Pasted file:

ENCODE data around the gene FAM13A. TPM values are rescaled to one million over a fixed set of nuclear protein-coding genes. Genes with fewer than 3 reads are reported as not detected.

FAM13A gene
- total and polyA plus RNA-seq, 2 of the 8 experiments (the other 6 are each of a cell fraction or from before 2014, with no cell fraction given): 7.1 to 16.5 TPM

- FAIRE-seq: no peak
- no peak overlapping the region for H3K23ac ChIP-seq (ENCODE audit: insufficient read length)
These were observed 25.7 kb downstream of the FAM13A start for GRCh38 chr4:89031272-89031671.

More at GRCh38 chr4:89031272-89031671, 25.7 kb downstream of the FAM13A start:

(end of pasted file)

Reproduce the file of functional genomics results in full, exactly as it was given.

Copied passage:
ENCODE data around the gene FAM13A. TPM values are rescaled to one million over a fixed set of nuclear protein-coding genes. Genes with fewer than 3 reads are reported as not detected.

FAM13A gene
- total and polyA plus RNA-seq, 2 of the 8 experiments (the other 6 are each of a cell fraction or from before 2014, with no cell fraction given): 7.1 to 16.5 TPM

- FAIRE-seq: no peak
- no peak overlapping the region for H3K23ac ChIP-seq (ENCODE audit: insufficient read length)
These were observed 25.7 kb downstream of the FAM13A start for GRCh38 chr4:89031272-89031671.

More at GRCh38 chr4:89031272-89031671, 25.7 kb downstream of the FAM13A start: